INTRODUCTION: The optimal management of calcaneal fractures is controversial, as correlation between anatomical restoration and outcome has not been proven, and complications after surgery are frequent. SOURCES OF DATA: MEDLINE, EMBASE, CINAHL, Google scholar, the Cochrane Controlled Trials Register, and the Cochrane Musculoskeletal Injuries Group Trials Register were searched using the keywords 'calcaneal' and 'fractures', without time limits or restriction to language. Randomized and quasi-randomized trials were included. Two separate comparisons were identified in the trials: operative versus non-operative management (five studies), and impulse compression versus no impulse compression (one study). Two reviewers independently assessed trial quality, with a 12-item scale used by the Cochrane Collaboration. AREAS OF AGREEMENT: Results showed no difference in residual pain, but favoured surgical management on ability to return to the same work and to wear the same shoes as before the fracture. Surgery reduced the need for subsequent subtalar fusion. workers' compensation affected outcome. AREAS OF CONTROVERSY: It is unclear whether general health outcome measures, injury specific scores and radiographic parameters improve after operative management, and whether the benefits of surgery outweigh the risks. GROWING POINTS: The existing trials are of relatively poor quality. AREAS TIMELY FOR DEVELOPING RESEARCH: There is still a need for a carefully designed large-scale trial comparing surgery and non-operative management. Other forms of fixation (external fixation or minimally invasive internal fixation) should be compared with 'conventional' surgery. Trials investigating joint reconstruction versus primary subtalar fusion for highly comminuted fractures, and impulse compression versus placebo could be of value.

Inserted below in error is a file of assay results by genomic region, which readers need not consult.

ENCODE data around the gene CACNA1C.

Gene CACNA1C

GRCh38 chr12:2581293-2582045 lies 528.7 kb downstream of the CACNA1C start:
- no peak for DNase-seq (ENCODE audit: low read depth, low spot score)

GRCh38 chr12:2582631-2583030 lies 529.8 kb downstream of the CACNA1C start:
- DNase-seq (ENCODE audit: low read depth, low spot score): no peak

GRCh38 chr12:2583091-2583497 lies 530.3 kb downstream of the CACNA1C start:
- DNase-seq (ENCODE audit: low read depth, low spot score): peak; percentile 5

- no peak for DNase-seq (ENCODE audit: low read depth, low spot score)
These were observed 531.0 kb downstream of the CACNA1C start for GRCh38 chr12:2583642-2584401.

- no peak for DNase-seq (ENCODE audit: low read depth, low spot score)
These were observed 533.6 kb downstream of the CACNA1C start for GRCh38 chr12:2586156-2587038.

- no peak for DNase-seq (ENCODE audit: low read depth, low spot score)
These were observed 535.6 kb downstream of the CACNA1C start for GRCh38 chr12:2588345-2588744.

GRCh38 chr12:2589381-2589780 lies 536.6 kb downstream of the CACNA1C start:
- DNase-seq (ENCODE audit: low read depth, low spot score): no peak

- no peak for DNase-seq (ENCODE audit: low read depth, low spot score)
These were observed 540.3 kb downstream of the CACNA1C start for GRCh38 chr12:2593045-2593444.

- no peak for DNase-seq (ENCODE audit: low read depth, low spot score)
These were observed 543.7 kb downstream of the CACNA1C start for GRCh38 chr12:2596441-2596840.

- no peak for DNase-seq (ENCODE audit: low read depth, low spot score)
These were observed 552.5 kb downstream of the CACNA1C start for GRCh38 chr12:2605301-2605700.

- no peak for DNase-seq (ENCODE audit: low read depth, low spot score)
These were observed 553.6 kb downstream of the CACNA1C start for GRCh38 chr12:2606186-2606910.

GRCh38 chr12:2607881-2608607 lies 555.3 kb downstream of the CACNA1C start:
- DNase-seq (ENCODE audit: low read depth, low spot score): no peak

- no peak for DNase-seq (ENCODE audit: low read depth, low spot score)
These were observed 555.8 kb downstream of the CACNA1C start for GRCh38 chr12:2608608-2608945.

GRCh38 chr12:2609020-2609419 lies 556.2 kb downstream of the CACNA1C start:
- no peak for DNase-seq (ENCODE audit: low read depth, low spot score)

Management of calcaneal fractures: systematic review of randomized trials.

MAFFULLI, Nicola
2009

Abstract

INTRODUCTION: The optimal management of calcaneal fractures is controversial, as correlation between anatomical restoration and outcome has not been proven, and complications after surgery are frequent. SOURCES OF DATA: MEDLINE, EMBASE, CINAHL, Google scholar, the Cochrane Controlled Trials Register, and the Cochrane Musculoskeletal Injuries Group Trials Register were searched using the keywords 'calcaneal' and 'fractures', without time limits or restriction to language. Randomized and quasi-randomized trials were included. Two separate comparisons were identified in the trials: operative versus non-operative management (five studies), and impulse compression versus no impulse compression (one study). Two reviewers independently assessed trial quality, with a 12-item scale used by the Cochrane Collaboration. AREAS OF AGREEMENT: Results showed no difference in residual pain, but favoured surgical management on ability to return to the same work and to wear the same shoes as before the fracture. Surgery reduced the need for subsequent subtalar fusion. workers' compensation affected outcome. AREAS OF CONTROVERSY: It is unclear whether general health outcome measures, injury specific scores and radiographic parameters improve after operative management, and whether the benefits of surgery outweigh the risks. GROWING POINTS: The existing trials are of relatively poor quality. AREAS TIMELY FOR DEVELOPING RESEARCH: There is still a need for a carefully designed large-scale trial comparing surgery and non-operative management. Other forms of fixation (external fixation or minimally invasive internal fixation) should be compared with 'conventional' surgery. Trials investigating joint reconstruction versus primary subtalar fusion for highly comminuted fractures, and impulse compression versus placebo could be of value.
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Utilizza questo identificativo per citare o creare un link a questo documento: http://hdl.handle.net/11386/4199869
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